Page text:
I think anyone without prior experience in business would think it's going to be glamorous and empowering, like what you see on Instagram, dramas and movies. I know I did. #Girlboss is great, but you're hardly a boss if you're in an SME with an employee count of 1 when you've just begun. The truth is you're slogging and you're going to have to do everything on your own.
There's this common saying between working folks about people who run their own businesses, "at least it's your own", whenever we talk about time and salary. What they don't really see is that you probably don't get a salary for the first few months, or even the first few years, and you don't ever rest (because it is your own). What I'm really saying is—people who start their own business don't always see money that quickly, even if it's their own. Whatever sale they make isn't entirely theirs. It's unlike salary, which is 100% yours.
That’s definitely tough. How do you handle work-life balance as an entrepreneur?
I switch off when I have to. Switching off and simply breathing is a good tiny break. I emphasise the need for work-life balance at work so we implemented a Zairyo Wellness Program for our team (so there is a budget for them to claim their massages, staycays, holidays, courses or any upkeeping expenses).
What are some of the biggest challenges you've faced so far? How do you stay motivated in spite of them?
I don't think there’s been a challenge that was too big to handle in the past 5 years. There are some problems with produce which happen every summer (it's too hot in Japan), but we’ve managed to rise above them and handle it well.
Personally, the biggest challenge was to break away from the "family business" and to prove my worth on my own.
Whenever I'm faced with a challenge, I find it most effective to just break away for a while and really focus. I'm very emotional, so it would be difficult to make judgements without any, but I try by switching off all distractions to really focus on anything I have to solve. It helps, I think.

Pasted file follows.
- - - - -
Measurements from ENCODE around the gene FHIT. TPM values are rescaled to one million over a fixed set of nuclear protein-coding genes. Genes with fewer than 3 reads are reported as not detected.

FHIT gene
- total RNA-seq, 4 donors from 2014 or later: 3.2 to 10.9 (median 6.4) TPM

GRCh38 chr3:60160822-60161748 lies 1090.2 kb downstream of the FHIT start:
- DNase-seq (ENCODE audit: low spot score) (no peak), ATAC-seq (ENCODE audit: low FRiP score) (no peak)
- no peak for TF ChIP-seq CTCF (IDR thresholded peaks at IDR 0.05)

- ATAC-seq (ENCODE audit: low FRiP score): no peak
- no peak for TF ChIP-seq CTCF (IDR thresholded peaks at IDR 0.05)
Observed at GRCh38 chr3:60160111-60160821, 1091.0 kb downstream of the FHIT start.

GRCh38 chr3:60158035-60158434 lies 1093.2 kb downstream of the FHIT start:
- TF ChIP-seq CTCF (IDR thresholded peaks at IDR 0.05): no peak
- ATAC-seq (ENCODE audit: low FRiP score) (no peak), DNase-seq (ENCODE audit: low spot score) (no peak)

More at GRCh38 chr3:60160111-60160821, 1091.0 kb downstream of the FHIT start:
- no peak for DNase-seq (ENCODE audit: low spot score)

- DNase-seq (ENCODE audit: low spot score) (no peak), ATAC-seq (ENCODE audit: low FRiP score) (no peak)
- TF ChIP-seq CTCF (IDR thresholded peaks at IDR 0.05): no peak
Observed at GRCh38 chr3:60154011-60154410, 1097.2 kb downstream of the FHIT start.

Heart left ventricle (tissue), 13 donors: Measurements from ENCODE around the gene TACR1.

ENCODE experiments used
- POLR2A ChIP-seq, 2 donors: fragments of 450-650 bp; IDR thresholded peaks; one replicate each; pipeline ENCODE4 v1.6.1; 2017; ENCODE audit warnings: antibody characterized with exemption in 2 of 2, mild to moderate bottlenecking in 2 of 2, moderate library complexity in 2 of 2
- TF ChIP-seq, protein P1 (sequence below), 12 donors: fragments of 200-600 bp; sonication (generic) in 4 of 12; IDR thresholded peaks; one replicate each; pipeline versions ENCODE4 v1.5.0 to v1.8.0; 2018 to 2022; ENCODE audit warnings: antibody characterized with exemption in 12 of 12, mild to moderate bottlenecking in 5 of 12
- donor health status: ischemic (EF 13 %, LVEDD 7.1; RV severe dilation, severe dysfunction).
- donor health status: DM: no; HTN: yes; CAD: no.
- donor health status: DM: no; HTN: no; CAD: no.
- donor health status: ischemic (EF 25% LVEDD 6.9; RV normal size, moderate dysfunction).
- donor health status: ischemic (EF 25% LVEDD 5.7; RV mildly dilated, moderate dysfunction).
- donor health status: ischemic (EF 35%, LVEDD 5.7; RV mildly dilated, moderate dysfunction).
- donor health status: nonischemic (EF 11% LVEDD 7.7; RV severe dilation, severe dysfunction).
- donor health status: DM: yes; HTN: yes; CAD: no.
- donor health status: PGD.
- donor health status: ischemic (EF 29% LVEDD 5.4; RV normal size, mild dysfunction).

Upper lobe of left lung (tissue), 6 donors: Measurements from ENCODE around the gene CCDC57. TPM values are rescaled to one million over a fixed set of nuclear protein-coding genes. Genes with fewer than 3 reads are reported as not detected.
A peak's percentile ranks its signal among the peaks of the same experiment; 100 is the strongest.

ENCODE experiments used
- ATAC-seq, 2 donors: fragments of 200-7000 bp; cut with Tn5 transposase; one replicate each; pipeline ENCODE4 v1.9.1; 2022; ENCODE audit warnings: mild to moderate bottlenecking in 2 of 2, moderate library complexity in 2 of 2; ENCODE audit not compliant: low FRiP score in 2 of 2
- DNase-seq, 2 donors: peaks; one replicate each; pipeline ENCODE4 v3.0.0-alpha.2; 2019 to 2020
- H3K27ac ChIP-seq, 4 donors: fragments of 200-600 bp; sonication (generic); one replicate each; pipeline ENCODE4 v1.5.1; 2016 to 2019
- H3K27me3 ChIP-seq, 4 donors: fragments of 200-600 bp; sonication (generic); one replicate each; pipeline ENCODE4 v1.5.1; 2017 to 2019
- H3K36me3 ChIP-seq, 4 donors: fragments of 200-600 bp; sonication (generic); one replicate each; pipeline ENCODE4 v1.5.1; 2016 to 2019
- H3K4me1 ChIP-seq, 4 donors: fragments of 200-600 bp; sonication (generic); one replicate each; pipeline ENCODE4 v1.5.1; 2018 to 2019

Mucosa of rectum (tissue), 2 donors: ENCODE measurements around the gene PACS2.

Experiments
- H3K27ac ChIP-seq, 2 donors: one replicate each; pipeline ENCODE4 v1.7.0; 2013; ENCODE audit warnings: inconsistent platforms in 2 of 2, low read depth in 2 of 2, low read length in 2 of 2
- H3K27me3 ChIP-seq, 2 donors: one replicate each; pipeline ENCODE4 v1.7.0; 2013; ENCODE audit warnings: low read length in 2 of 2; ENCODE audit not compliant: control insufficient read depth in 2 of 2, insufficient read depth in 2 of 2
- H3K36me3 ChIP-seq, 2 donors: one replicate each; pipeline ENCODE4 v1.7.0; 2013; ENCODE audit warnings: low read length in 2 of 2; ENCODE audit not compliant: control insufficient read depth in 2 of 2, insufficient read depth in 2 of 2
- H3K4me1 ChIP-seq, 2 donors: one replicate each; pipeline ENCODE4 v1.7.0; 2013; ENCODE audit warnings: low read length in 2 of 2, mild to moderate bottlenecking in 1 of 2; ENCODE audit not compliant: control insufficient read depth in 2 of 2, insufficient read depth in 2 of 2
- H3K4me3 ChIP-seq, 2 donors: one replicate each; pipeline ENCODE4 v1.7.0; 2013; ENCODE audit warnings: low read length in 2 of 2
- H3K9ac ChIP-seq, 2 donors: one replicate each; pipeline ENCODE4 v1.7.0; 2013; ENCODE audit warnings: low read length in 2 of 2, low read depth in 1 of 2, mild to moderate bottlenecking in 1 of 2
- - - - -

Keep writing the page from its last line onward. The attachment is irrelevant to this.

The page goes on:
What do you enjoy most about your job? Were there any milestones you didn't expect to achieve?
I find it most enjoyable when customers share their creations with us. They sometimes even share tips about dishes or handling an ingredient, which we could then pass on to other customers; it’s this feeling of a community which we've created over the years that I appreciate and enjoy.
The jump in sales every other year was a milestone I hadn't expected to achieve. I'm not a numbers type of person, so I keep going at my job without looking at them!
That said, we’ve been using DBS as our main bank since day one. They also introduced us to Xero, our current accounting software, which really helped to streamline a lot of our processes. Their tools for SMEs are also very useful, such as DBS Max.
The e-commerce sphere is such a volatile and competitive one. What do you think distinguishes Zairyo from its competitors, and where do you hope to take the business next?
Other than the variety of items (some of which you can only find at Zairyo), I think that Zairyo is very 'human' compared to our competitors. It’s made for foodies by foodies, and we're happy to connect with our customers to share and exchange pointers (such as customers who just want to know more about healthier carb options, etc).
We come from a place where we're ethical buyers for our shoppers—because if we won't feed it to our family, we won't feed it to yours.
This interview was lightly edited and condensed for clarity.
This is the third in a 5-part series on a new generation of entrepreneurs who have seized opportunities with the roads less travelled, and are living their best lives.
This story was first seen on RICE.